When chromosomal mis-segregation does occur however, the effects can be detrimental. This includes DNA damage that can occur due to cleavage furrow during cytokinesis. Mis-segregation also leads to increased p53 activity, which is a tumor suppressor protein that limits proliferation of cells. Aneuploidy can also lead to altered levels of gene expression due to a different amount of genetic material being present in the cell. One example of this is duplication of the APP gene, which encodes amyloid-B precursor protein being linked to early onset Alzheimer’s disease. Aneuploidy also leads to an increase in the transcription of proteins involved in stress response. In addition, aneuploidy can cause the misfolding of proteins, due to the overload that exceeds chaperone capacity. As we have discussed earlier, protein misfolding can lead to protein aggregation and a host of other issues.
Chromosome mis-segregation can lead to a number of physiological issues both in the short and long-term. The cause and effects of various chromosomal mis-segregation events and their molecular pathways are still not fully understood. Despite being shown to cause decreased cellular proliferation, aneuploidy is seen in an astounding 90% of solid tumors and 50% of blood cancers. Continued research is needed, however studies have shown that aneuploidy and CIN can both promote and inhibit tumorigenesis. A greater understanding of the role aneuploidy plays in tumorigenesis could shed light on the possible development of new cancer therapies in the future.
Chromosome mis-segregation can lead to a number of physiological issues both in the short and long-term and its effects are still not fully understood. Despite being shown to cause decreased cellular proliferation, aneuploidy is seen in an astounding 90% of solid tumors and 50% of blood cancers. Continued research is needed, however studies have shown that aneuploidy and CIN can both promote and inhibit tumorigenesis. A greater understanding of the role aneuploidy plays in tumorigenesis could shed light on the possible development of new cancer therapies in the future.
Aneuploidy is defined as the presence of an abnormal number of chromosomes in a cell. It does not however, include a difference of one or more complete sets of chromosomes which is defined as polyploidy. Aneuploidy has detrimental effects on the cell physiology, the integrity of the genome, and inflicts tremendous damage to DNA. For this reason, constitutional aneuploidy, or aneuploidy in every cell of an organism that originates from mis-segregation in germline cells is often lethal. One of the only exceptions in humans is trisomy of the 21st chromosome, which leads to Down’s Syndrome. Although aneuploidy severely interferes with the physiology of the cell, aneuploidy and chromosome instability has been paradoxically shown to cause the formation of tumors.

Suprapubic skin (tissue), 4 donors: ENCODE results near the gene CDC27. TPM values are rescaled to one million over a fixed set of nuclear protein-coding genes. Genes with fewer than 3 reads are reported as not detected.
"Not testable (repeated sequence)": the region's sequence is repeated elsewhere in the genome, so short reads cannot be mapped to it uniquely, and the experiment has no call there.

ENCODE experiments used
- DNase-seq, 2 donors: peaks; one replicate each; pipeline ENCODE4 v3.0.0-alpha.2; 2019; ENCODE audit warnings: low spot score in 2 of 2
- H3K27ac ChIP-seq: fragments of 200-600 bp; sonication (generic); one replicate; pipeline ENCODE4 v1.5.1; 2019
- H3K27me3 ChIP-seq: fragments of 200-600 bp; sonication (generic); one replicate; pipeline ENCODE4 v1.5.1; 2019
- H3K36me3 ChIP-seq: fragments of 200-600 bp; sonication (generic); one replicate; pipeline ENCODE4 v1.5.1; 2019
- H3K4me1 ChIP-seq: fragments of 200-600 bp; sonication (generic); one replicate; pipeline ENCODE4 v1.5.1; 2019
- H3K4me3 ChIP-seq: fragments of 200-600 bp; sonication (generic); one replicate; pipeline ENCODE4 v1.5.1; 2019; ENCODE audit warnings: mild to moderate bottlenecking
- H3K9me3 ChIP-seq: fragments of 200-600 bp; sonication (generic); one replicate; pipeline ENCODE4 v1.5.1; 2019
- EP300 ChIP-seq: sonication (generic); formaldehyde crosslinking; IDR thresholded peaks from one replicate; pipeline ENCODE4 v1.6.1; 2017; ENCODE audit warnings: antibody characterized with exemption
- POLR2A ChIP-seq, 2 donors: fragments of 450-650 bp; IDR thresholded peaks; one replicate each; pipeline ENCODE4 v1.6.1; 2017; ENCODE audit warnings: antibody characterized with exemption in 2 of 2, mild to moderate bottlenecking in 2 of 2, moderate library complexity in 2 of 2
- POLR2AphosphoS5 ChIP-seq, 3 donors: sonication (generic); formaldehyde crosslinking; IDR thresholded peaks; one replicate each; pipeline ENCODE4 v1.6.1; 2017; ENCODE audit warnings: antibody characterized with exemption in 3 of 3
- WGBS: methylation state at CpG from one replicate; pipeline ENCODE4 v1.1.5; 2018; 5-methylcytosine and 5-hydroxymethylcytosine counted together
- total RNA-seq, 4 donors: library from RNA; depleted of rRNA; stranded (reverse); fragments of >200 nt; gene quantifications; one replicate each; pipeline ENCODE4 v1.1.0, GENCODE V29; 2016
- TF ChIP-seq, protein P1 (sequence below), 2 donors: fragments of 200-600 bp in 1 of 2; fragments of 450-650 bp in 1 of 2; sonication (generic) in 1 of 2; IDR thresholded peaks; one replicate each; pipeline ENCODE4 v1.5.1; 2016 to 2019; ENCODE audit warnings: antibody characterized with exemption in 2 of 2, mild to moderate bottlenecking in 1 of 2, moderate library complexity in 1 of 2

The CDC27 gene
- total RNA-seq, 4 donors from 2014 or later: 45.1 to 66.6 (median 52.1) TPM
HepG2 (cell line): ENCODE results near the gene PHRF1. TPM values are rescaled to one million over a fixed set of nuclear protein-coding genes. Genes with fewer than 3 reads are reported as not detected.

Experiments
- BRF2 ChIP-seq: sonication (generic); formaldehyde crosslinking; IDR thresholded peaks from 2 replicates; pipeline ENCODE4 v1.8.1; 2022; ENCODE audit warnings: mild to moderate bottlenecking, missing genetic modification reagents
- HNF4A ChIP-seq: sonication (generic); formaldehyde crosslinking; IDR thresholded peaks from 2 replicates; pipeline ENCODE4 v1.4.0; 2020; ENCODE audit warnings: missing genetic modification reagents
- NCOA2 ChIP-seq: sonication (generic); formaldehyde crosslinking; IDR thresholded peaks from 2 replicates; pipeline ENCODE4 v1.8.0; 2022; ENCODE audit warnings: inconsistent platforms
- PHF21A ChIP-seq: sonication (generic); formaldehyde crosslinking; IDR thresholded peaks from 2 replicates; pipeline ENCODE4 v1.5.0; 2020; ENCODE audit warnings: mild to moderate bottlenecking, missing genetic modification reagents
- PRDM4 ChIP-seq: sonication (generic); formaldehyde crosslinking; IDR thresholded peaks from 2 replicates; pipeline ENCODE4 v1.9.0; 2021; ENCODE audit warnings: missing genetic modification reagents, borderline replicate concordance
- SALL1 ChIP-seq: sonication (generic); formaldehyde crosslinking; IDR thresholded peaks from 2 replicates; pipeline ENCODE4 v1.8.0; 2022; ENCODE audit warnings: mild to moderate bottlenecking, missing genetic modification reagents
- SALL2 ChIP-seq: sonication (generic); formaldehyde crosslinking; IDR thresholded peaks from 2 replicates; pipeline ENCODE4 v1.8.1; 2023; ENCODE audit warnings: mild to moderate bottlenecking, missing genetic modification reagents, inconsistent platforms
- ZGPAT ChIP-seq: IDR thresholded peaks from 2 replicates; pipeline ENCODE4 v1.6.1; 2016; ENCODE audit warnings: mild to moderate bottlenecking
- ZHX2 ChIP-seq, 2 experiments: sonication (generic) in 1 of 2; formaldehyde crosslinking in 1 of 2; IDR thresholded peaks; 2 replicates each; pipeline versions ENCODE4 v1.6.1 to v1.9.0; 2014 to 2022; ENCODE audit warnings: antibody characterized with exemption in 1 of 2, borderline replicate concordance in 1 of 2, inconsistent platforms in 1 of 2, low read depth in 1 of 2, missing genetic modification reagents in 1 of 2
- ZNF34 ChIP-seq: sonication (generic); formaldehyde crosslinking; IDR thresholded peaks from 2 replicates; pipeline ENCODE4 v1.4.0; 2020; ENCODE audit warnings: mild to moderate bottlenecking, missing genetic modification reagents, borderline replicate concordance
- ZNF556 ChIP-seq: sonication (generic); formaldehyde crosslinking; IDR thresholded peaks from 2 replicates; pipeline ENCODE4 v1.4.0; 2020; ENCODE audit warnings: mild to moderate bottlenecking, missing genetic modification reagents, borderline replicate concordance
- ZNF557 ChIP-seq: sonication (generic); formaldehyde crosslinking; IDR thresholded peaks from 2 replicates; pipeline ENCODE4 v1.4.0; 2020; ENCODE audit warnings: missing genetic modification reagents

Chromosome mis-segregation and aneuploidy in somatic cells is an extremely rare event due to the cellular machinery in place to prevent it. The main player in ensuring chromosomes segregate properly during anaphase of mitosis is called the spindle assembly checkpoint. SAC is only silenced when amphiletic attachment of kinetochores to microtubules has occurred and anaphase commences. If incorrect attachment has occurred, SAC is turned on and recruits a host of different proteins including those of the MAD and BUB family, which catalyze the inhibition of APC/C that keeps the cell in metaphase. This highly conserved machinery leads to segregation with great fidelity.
This experiment, which is to be conducted by Steven Brewer’s Biology 312 class at the University of Massachusetts - Amherst, will aim to observe the effects of tree management techniques on a variety of factors. These factors include type of tree, number of tree cavities, number of dead branches, wildlife use, and understory diversity. The results of these observations will allow us to identify ways in which tree management techniques affect the surrounding ecology as well as the health of the tree. In the future, data drawn from this experiment can be used to improve tree management techniques both for the University as well as serve as a case study for other urban and school tree management protocols.